Whatever the porn makers did aside, the best line in this article is that the Obama Administration has left decision makers in place. Look around the country he still hasn't replaced something like a third the US Attorneys. The chief federal law enforcement officer in the states. 23 of them just got approved last month. I remember some campaign slogan about change. Vaguely now.

  • ||

    This article underscores my problem with Libertarianism as an absolute ideology vs. politics (policy implementation). Roman Polanski is what he is ... a pathetic felon who will finally be held accountable for his confessed actions. As for the pervert porn kings I can't find a sliver of acceptance for what they do to make a "living". Whether it be a Holleywood Slasher movie or "consenting" rape porn, the coupling of sexual desire with overt force & violence should not be tolerated on any level if we as a people want to promote a peaceful community. To make an intellectual argument over the justification of slavery type violence is fine ... to promote it as a cause to celebrate is every bit disgusting as rationalizing Roman Polanski perversion. Two wrongs are just that - wrongs. As for the Obama bashing .... where's the beef? We have a level headed father of two young girls, who happens to be Constitutionally oriented (well versed having taught Constitutional law at the college level) ... who is embarking on much needed reforms. If it were I giving the Justice Department policy priorities .... prosecuting violent crime and those who celebrate it would be at the top of my list.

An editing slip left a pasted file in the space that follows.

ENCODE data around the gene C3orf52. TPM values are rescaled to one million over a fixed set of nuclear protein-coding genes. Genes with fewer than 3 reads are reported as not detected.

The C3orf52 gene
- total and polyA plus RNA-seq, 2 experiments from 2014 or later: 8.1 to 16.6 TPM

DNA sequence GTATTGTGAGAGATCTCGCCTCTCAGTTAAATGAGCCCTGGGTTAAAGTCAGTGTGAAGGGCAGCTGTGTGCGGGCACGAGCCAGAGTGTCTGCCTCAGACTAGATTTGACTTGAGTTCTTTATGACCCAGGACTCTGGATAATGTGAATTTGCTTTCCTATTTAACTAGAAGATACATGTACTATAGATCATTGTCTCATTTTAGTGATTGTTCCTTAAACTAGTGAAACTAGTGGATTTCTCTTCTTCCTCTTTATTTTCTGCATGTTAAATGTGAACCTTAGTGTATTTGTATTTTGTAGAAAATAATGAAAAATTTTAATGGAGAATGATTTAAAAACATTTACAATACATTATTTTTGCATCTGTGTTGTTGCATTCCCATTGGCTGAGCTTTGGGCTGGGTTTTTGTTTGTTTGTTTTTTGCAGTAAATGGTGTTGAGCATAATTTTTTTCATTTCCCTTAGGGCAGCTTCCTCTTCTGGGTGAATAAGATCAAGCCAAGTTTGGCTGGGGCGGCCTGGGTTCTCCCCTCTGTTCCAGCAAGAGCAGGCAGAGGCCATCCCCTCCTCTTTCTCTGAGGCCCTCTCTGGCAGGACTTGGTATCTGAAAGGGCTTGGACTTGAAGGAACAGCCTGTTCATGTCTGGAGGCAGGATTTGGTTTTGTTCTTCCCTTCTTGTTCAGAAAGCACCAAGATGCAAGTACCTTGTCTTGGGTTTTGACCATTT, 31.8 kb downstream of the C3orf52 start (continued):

• zoltan||

    You seem new here. There's a difference between defending something you don't like (re: Voltaire) and promoting something you like. Find anywhere in this article where Beato promotes fake violence against the subjects of these films. Of course, your definition of level-headed is pretty pathetic if you think spending billions on killing more brown people overseas (not to mention our own brown and other colors people), keeping Guantanamo open, failing to curb police/drug violence, forcing more government into private industry, etc. is level headed. But I digress...the mac.com at the end of your name reveals all.

  • 1st Amendment||

    This is a travesty of justice. I love the angle of the article that compares the support a rapist received versus the support a director and actor received for their respective actions.

    The government sucks.

  • ||

    The solution is trivial.

    Add a new category to the film rating system, for extremely offensive, tasteless and gross material.

  • the_bantam||

    Wonderful how state and fed govt can play morals whenever they want to.